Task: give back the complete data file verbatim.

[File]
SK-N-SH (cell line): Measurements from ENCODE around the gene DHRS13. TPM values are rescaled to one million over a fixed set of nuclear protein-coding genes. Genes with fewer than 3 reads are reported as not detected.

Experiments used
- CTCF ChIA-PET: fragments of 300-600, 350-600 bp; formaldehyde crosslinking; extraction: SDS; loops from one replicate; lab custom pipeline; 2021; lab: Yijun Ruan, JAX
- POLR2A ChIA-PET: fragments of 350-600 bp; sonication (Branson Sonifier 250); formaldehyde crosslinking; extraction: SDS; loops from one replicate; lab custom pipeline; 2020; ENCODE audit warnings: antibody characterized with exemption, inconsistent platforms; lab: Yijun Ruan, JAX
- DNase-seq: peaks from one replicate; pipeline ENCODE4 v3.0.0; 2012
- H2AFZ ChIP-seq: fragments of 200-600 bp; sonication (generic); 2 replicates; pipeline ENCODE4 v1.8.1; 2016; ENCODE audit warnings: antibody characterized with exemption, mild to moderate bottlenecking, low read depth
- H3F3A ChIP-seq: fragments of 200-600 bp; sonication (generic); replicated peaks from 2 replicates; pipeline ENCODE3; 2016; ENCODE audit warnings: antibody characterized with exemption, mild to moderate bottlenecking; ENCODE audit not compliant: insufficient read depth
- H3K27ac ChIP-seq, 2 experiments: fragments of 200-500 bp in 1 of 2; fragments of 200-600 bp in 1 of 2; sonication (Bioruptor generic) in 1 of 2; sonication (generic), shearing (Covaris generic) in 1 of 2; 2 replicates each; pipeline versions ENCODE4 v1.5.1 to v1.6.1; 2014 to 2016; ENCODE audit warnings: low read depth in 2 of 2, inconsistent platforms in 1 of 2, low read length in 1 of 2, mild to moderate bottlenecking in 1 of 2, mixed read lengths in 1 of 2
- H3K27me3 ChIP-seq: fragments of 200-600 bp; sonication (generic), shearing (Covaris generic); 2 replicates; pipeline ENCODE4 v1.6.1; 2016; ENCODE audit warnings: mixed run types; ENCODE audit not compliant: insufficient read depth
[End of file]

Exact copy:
SK-N-SH (cell line): Measurements from ENCODE around the gene DHRS13. TPM values are rescaled to one million over a fixed set of nuclear protein-coding genes. Genes with fewer than 3 reads are reported as not detected.

Experiments used
- CTCF ChIA-PET: fragments of 300-600, 350-600 bp; formaldehyde crosslinking; extraction: SDS; loops from one replicate; lab custom pipeline; 2021; lab: Yijun Ruan, JAX
- POLR2A ChIA-PET: fragments of 350-600 bp; sonication (Branson Sonifier 250); formaldehyde crosslinking; extraction: SDS; loops from one replicate; lab custom pipeline; 2020; ENCODE audit warnings: antibody characterized with exemption, inconsistent platforms; lab: Yijun Ruan, JAX
- DNase-seq: peaks from one replicate; pipeline ENCODE4 v3.0.0; 2012
- H2AFZ ChIP-seq: fragments of 200-600 bp; sonication (generic); 2 replicates; pipeline ENCODE4 v1.8.1; 2016; ENCODE audit warnings: antibody characterized with exemption, mild to moderate bottlenecking, low read depth
- H3F3A ChIP-seq: fragments of 200-600 bp; sonication (generic); replicated peaks from 2 replicates; pipeline ENCODE3; 2016; ENCODE audit warnings: antibody characterized with exemption, mild to moderate bottlenecking; ENCODE audit not compliant: insufficient read depth
- H3K27ac ChIP-seq, 2 experiments: fragments of 200-500 bp in 1 of 2; fragments of 200-600 bp in 1 of 2; sonication (Bioruptor generic) in 1 of 2; sonication (generic), shearing (Covaris generic) in 1 of 2; 2 replicates each; pipeline versions ENCODE4 v1.5.1 to v1.6.1; 2014 to 2016; ENCODE audit warnings: low read depth in 2 of 2, inconsistent platforms in 1 of 2, low read length in 1 of 2, mild to moderate bottlenecking in 1 of 2, mixed read lengths in 1 of 2
- H3K27me3 ChIP-seq: fragments of 200-600 bp; sonication (generic), shearing (Covaris generic); 2 replicates; pipeline ENCODE4 v1.6.1; 2016; ENCODE audit warnings: mixed run types; ENCODE audit not compliant: insufficient read depth